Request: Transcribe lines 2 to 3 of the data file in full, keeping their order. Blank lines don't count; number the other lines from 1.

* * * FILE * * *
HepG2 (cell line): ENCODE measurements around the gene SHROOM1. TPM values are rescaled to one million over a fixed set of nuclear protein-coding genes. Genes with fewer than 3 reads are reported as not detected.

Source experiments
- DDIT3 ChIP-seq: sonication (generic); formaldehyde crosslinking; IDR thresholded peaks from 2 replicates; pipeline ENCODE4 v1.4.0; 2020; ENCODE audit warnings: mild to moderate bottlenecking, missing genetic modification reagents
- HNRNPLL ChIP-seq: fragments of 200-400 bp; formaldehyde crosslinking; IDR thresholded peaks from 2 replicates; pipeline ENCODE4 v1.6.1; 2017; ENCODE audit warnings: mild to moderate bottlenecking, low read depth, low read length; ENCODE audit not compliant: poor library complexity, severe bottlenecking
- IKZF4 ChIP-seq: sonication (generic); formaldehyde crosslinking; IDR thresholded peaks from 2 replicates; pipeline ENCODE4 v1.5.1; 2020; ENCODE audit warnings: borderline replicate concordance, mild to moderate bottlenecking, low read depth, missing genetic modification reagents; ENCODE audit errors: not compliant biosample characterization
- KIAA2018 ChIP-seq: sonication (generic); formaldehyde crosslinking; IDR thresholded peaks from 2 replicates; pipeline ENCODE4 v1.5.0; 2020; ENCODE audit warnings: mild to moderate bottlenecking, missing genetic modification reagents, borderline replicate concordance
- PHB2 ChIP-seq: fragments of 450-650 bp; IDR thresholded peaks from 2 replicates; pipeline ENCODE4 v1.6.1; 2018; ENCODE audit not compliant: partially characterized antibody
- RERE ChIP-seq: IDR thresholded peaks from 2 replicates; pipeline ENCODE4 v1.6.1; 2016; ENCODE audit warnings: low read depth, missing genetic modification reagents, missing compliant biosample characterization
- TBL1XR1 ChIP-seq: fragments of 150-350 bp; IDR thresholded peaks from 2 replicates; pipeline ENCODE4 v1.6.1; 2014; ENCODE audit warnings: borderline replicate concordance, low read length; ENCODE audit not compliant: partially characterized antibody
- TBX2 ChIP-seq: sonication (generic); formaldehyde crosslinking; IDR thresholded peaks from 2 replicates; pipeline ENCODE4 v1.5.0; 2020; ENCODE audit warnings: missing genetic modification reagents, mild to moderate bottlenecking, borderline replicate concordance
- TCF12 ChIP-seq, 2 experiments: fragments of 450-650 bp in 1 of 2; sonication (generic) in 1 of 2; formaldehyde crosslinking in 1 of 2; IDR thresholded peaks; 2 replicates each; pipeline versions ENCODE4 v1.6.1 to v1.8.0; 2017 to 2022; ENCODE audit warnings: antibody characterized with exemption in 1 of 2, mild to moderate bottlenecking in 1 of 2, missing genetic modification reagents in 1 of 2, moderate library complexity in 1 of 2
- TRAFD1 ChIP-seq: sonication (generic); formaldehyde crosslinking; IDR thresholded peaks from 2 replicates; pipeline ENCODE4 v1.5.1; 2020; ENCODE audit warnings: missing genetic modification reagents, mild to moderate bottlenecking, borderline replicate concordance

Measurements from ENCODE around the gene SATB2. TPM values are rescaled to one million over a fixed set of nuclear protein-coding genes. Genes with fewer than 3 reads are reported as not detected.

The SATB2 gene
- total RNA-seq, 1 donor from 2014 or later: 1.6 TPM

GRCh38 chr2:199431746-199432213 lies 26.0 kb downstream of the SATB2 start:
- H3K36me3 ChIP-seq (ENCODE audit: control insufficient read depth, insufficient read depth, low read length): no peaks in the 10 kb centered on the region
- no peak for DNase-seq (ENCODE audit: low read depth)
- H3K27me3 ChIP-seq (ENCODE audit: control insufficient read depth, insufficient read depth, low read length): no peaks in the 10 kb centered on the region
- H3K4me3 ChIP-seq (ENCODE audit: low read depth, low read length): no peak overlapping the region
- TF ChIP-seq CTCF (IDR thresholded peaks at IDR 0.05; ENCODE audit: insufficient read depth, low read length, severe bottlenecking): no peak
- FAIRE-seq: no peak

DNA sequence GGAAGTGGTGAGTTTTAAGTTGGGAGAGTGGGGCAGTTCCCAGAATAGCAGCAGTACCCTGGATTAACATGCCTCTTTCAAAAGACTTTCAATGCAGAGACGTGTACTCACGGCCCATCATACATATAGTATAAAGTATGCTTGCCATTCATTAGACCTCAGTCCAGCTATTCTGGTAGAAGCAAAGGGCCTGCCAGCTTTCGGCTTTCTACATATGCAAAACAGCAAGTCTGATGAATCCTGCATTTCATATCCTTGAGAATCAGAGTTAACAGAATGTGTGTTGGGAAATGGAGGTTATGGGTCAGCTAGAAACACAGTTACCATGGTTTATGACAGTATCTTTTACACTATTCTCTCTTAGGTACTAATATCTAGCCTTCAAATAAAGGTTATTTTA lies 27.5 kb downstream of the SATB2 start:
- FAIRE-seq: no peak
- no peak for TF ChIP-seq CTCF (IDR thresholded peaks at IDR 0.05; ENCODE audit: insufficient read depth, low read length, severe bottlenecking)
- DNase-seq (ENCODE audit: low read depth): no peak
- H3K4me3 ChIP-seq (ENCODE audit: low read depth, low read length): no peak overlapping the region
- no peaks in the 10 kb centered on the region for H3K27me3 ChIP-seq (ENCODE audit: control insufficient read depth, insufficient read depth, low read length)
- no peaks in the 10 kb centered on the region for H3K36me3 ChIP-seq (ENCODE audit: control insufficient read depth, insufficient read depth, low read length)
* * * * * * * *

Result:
Source experiments
- DDIT3 ChIP-seq: sonication (generic); formaldehyde crosslinking; IDR thresholded peaks from 2 replicates; pipeline ENCODE4 v1.4.0; 2020; ENCODE audit warnings: mild to moderate bottlenecking, missing genetic modification reagents